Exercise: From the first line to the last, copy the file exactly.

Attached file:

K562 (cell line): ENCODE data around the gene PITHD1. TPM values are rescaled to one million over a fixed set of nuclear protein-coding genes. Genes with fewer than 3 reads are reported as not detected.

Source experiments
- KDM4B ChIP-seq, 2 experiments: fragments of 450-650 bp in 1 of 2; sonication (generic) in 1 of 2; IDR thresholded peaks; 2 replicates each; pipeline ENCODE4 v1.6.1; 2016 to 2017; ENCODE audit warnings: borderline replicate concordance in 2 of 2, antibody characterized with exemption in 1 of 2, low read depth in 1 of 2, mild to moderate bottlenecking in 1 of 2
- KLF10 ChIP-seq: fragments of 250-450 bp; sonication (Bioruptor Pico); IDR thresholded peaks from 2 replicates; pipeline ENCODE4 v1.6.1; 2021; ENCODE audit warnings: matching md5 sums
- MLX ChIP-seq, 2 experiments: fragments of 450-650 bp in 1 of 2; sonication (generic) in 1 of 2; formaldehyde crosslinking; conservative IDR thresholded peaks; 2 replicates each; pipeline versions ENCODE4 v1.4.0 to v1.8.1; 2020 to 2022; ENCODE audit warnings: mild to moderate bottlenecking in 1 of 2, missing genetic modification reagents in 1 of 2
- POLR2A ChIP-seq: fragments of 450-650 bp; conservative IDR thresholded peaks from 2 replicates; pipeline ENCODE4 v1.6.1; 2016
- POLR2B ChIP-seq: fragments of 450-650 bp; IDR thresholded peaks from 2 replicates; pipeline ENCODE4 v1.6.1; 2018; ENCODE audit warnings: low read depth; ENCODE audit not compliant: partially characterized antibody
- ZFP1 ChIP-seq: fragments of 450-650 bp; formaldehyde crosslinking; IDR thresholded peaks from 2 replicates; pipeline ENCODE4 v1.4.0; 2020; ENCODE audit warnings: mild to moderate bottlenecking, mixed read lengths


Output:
K562 (cell line): ENCODE data around the gene PITHD1. TPM values are rescaled to one million over a fixed set of nuclear protein-coding genes. Genes with fewer than 3 reads are reported as not detected.

Source experiments
- KDM4B ChIP-seq, 2 experiments: fragments of 450-650 bp in 1 of 2; sonication (generic) in 1 of 2; IDR thresholded peaks; 2 replicates each; pipeline ENCODE4 v1.6.1; 2016 to 2017; ENCODE audit warnings: borderline replicate concordance in 2 of 2, antibody characterized with exemption in 1 of 2, low read depth in 1 of 2, mild to moderate bottlenecking in 1 of 2
- KLF10 ChIP-seq: fragments of 250-450 bp; sonication (Bioruptor Pico); IDR thresholded peaks from 2 replicates; pipeline ENCODE4 v1.6.1; 2021; ENCODE audit warnings: matching md5 sums
- MLX ChIP-seq, 2 experiments: fragments of 450-650 bp in 1 of 2; sonication (generic) in 1 of 2; formaldehyde crosslinking; conservative IDR thresholded peaks; 2 replicates each; pipeline versions ENCODE4 v1.4.0 to v1.8.1; 2020 to 2022; ENCODE audit warnings: mild to moderate bottlenecking in 1 of 2, missing genetic modification reagents in 1 of 2
- POLR2A ChIP-seq: fragments of 450-650 bp; conservative IDR thresholded peaks from 2 replicates; pipeline ENCODE4 v1.6.1; 2016
- POLR2B ChIP-seq: fragments of 450-650 bp; IDR thresholded peaks from 2 replicates; pipeline ENCODE4 v1.6.1; 2018; ENCODE audit warnings: low read depth; ENCODE audit not compliant: partially characterized antibody
- ZFP1 ChIP-seq: fragments of 450-650 bp; formaldehyde crosslinking; IDR thresholded peaks from 2 replicates; pipeline ENCODE4 v1.4.0; 2020; ENCODE audit warnings: mild to moderate bottlenecking, mixed read lengths